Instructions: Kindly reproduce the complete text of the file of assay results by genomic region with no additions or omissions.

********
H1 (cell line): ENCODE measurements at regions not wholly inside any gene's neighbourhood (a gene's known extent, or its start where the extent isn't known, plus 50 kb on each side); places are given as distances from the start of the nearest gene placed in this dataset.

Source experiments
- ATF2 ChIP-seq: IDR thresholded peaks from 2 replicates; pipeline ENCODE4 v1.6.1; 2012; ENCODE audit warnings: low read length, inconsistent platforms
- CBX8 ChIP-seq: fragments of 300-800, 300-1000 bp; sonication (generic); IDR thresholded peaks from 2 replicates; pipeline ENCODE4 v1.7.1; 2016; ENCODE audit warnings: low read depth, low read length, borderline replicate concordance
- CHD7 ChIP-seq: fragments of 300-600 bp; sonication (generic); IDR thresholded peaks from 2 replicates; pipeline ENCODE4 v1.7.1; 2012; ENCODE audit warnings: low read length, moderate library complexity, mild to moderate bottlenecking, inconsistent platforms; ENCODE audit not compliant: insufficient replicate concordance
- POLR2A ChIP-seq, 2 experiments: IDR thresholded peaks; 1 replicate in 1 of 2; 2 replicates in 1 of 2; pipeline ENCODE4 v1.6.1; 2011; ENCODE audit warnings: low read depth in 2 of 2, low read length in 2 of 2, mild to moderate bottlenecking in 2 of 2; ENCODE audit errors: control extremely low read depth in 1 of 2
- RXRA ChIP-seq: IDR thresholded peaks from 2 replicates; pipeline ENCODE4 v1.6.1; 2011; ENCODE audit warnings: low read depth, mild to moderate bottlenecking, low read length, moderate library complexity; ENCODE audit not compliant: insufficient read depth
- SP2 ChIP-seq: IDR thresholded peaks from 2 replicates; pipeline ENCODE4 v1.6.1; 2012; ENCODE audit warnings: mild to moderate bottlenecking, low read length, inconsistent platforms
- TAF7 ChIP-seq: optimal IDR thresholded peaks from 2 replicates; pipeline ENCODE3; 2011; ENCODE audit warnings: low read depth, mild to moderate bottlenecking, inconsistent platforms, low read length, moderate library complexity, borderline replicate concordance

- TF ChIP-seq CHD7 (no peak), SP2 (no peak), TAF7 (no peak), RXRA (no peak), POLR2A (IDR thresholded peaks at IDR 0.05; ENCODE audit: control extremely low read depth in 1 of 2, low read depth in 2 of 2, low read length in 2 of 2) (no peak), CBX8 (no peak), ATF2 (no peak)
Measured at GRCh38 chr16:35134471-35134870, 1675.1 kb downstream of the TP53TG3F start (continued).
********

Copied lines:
H1 (cell line): ENCODE measurements at regions not wholly inside any gene's neighbourhood (a gene's known extent, or its start where the extent isn't known, plus 50 kb on each side); places are given as distances from the start of the nearest gene placed in this dataset.

Source experiments
- ATF2 ChIP-seq: IDR thresholded peaks from 2 replicates; pipeline ENCODE4 v1.6.1; 2012; ENCODE audit warnings: low read length, inconsistent platforms
- CBX8 ChIP-seq: fragments of 300-800, 300-1000 bp; sonication (generic); IDR thresholded peaks from 2 replicates; pipeline ENCODE4 v1.7.1; 2016; ENCODE audit warnings: low read depth, low read length, borderline replicate concordance
- CHD7 ChIP-seq: fragments of 300-600 bp; sonication (generic); IDR thresholded peaks from 2 replicates; pipeline ENCODE4 v1.7.1; 2012; ENCODE audit warnings: low read length, moderate library complexity, mild to moderate bottlenecking, inconsistent platforms; ENCODE audit not compliant: insufficient replicate concordance
- POLR2A ChIP-seq, 2 experiments: IDR thresholded peaks; 1 replicate in 1 of 2; 2 replicates in 1 of 2; pipeline ENCODE4 v1.6.1; 2011; ENCODE audit warnings: low read depth in 2 of 2, low read length in 2 of 2, mild to moderate bottlenecking in 2 of 2; ENCODE audit errors: control extremely low read depth in 1 of 2
- RXRA ChIP-seq: IDR thresholded peaks from 2 replicates; pipeline ENCODE4 v1.6.1; 2011; ENCODE audit warnings: low read depth, mild to moderate bottlenecking, low read length, moderate library complexity; ENCODE audit not compliant: insufficient read depth
- SP2 ChIP-seq: IDR thresholded peaks from 2 replicates; pipeline ENCODE4 v1.6.1; 2012; ENCODE audit warnings: mild to moderate bottlenecking, low read length, inconsistent platforms
- TAF7 ChIP-seq: optimal IDR thresholded peaks from 2 replicates; pipeline ENCODE3; 2011; ENCODE audit warnings: low read depth, mild to moderate bottlenecking, inconsistent platforms, low read length, moderate library complexity, borderline replicate concordance

- TF ChIP-seq CHD7 (no peak), SP2 (no peak), TAF7 (no peak), RXRA (no peak), POLR2A (IDR thresholded peaks at IDR 0.05; ENCODE audit: control extremely low read depth in 1 of 2, low read depth in 2 of 2, low read length in 2 of 2) (no peak), CBX8 (no peak), ATF2 (no peak)
Measured at GRCh38 chr16:35134471-35134870, 1675.1 kb downstream of the TP53TG3F start (continued).